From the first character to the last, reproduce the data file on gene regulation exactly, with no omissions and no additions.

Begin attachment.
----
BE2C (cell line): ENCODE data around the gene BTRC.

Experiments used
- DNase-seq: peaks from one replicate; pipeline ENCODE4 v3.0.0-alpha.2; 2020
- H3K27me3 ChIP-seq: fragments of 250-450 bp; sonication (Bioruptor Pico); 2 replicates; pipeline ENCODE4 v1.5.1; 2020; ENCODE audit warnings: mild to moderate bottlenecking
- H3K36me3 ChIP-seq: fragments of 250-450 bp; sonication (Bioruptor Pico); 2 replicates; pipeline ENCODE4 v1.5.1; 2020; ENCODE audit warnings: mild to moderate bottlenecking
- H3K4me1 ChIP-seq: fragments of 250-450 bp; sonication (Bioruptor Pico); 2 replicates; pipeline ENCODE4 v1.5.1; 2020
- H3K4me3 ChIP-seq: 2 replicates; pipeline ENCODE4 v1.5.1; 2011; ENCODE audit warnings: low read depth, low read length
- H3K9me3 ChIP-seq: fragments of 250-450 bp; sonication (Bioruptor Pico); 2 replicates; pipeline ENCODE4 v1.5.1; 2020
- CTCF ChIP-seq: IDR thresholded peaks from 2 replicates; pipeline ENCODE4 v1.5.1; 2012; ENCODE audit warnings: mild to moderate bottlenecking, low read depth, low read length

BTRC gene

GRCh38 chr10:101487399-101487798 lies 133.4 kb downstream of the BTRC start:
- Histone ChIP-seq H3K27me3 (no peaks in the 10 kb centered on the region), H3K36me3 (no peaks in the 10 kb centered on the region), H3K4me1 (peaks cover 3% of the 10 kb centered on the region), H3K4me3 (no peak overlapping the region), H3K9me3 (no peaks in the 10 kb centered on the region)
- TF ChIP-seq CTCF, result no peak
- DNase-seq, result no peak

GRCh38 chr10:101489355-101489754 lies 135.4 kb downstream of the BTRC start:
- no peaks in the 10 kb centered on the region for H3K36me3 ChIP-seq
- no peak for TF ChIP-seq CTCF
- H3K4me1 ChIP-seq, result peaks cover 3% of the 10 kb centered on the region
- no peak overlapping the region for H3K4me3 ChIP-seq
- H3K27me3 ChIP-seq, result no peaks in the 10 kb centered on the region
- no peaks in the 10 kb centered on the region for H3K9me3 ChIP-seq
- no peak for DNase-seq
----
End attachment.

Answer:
BE2C (cell line): ENCODE data around the gene BTRC.

Experiments used
- DNase-seq: peaks from one replicate; pipeline ENCODE4 v3.0.0-alpha.2; 2020
- H3K27me3 ChIP-seq: fragments of 250-450 bp; sonication (Bioruptor Pico); 2 replicates; pipeline ENCODE4 v1.5.1; 2020; ENCODE audit warnings: mild to moderate bottlenecking
- H3K36me3 ChIP-seq: fragments of 250-450 bp; sonication (Bioruptor Pico); 2 replicates; pipeline ENCODE4 v1.5.1; 2020; ENCODE audit warnings: mild to moderate bottlenecking
- H3K4me1 ChIP-seq: fragments of 250-450 bp; sonication (Bioruptor Pico); 2 replicates; pipeline ENCODE4 v1.5.1; 2020
- H3K4me3 ChIP-seq: 2 replicates; pipeline ENCODE4 v1.5.1; 2011; ENCODE audit warnings: low read depth, low read length
- H3K9me3 ChIP-seq: fragments of 250-450 bp; sonication (Bioruptor Pico); 2 replicates; pipeline ENCODE4 v1.5.1; 2020
- CTCF ChIP-seq: IDR thresholded peaks from 2 replicates; pipeline ENCODE4 v1.5.1; 2012; ENCODE audit warnings: mild to moderate bottlenecking, low read depth, low read length

BTRC gene

GRCh38 chr10:101487399-101487798 lies 133.4 kb downstream of the BTRC start:
- Histone ChIP-seq H3K27me3 (no peaks in the 10 kb centered on the region), H3K36me3 (no peaks in the 10 kb centered on the region), H3K4me1 (peaks cover 3% of the 10 kb centered on the region), H3K4me3 (no peak overlapping the region), H3K9me3 (no peaks in the 10 kb centered on the region)
- TF ChIP-seq CTCF, result no peak
- DNase-seq, result no peak

GRCh38 chr10:101489355-101489754 lies 135.4 kb downstream of the BTRC start:
- no peaks in the 10 kb centered on the region for H3K36me3 ChIP-seq
- no peak for TF ChIP-seq CTCF
- H3K4me1 ChIP-seq, result peaks cover 3% of the 10 kb centered on the region
- no peak overlapping the region for H3K4me3 ChIP-seq
- H3K27me3 ChIP-seq, result no peaks in the 10 kb centered on the region
- no peaks in the 10 kb centered on the region for H3K9me3 ChIP-seq
- no peak for DNase-seq